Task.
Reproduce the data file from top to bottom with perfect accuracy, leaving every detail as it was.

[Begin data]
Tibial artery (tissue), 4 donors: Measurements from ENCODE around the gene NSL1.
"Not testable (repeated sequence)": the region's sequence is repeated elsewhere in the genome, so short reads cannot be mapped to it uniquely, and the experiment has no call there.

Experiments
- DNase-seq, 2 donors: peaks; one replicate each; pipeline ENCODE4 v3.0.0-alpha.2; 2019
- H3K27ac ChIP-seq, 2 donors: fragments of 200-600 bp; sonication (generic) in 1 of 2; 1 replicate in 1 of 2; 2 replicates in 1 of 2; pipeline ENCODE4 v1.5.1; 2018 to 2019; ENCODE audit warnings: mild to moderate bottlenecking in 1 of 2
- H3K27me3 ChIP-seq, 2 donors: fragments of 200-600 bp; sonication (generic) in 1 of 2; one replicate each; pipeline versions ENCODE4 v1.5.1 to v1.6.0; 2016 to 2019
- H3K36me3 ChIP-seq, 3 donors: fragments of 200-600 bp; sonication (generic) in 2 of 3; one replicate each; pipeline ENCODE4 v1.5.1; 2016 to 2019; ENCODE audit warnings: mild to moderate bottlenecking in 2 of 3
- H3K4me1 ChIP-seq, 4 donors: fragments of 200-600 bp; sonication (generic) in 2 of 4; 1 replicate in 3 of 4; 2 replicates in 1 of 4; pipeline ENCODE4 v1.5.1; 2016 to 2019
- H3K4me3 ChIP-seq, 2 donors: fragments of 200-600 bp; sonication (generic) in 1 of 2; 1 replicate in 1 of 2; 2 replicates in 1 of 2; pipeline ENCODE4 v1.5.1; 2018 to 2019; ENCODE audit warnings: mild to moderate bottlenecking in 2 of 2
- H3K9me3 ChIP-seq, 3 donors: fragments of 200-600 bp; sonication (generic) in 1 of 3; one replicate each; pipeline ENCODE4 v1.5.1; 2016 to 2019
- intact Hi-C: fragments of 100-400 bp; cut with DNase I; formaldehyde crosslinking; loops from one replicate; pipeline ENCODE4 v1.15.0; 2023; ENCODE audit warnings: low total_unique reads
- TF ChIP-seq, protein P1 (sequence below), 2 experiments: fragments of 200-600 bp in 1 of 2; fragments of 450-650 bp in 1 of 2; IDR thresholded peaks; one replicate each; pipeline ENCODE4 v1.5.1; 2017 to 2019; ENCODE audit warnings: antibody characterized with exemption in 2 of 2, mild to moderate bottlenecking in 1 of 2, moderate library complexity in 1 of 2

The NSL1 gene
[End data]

Tibial artery (tissue), 4 donors: Measurements from ENCODE around the gene NSL1.
"Not testable (repeated sequence)": the region's sequence is repeated elsewhere in the genome, so short reads cannot be mapped to it uniquely, and the experiment has no call there.

Experiments
- DNase-seq, 2 donors: peaks; one replicate each; pipeline ENCODE4 v3.0.0-alpha.2; 2019
- H3K27ac ChIP-seq, 2 donors: fragments of 200-600 bp; sonication (generic) in 1 of 2; 1 replicate in 1 of 2; 2 replicates in 1 of 2; pipeline ENCODE4 v1.5.1; 2018 to 2019; ENCODE audit warnings: mild to moderate bottlenecking in 1 of 2
- H3K27me3 ChIP-seq, 2 donors: fragments of 200-600 bp; sonication (generic) in 1 of 2; one replicate each; pipeline versions ENCODE4 v1.5.1 to v1.6.0; 2016 to 2019
- H3K36me3 ChIP-seq, 3 donors: fragments of 200-600 bp; sonication (generic) in 2 of 3; one replicate each; pipeline ENCODE4 v1.5.1; 2016 to 2019; ENCODE audit warnings: mild to moderate bottlenecking in 2 of 3
- H3K4me1 ChIP-seq, 4 donors: fragments of 200-600 bp; sonication (generic) in 2 of 4; 1 replicate in 3 of 4; 2 replicates in 1 of 4; pipeline ENCODE4 v1.5.1; 2016 to 2019
- H3K4me3 ChIP-seq, 2 donors: fragments of 200-600 bp; sonication (generic) in 1 of 2; 1 replicate in 1 of 2; 2 replicates in 1 of 2; pipeline ENCODE4 v1.5.1; 2018 to 2019; ENCODE audit warnings: mild to moderate bottlenecking in 2 of 2
- H3K9me3 ChIP-seq, 3 donors: fragments of 200-600 bp; sonication (generic) in 1 of 3; one replicate each; pipeline ENCODE4 v1.5.1; 2016 to 2019
- intact Hi-C: fragments of 100-400 bp; cut with DNase I; formaldehyde crosslinking; loops from one replicate; pipeline ENCODE4 v1.15.0; 2023; ENCODE audit warnings: low total_unique reads
- TF ChIP-seq, protein P1 (sequence below), 2 experiments: fragments of 200-600 bp in 1 of 2; fragments of 450-650 bp in 1 of 2; IDR thresholded peaks; one replicate each; pipeline ENCODE4 v1.5.1; 2017 to 2019; ENCODE audit warnings: antibody characterized with exemption in 2 of 2, mild to moderate bottlenecking in 1 of 2, moderate library complexity in 1 of 2

The NSL1 gene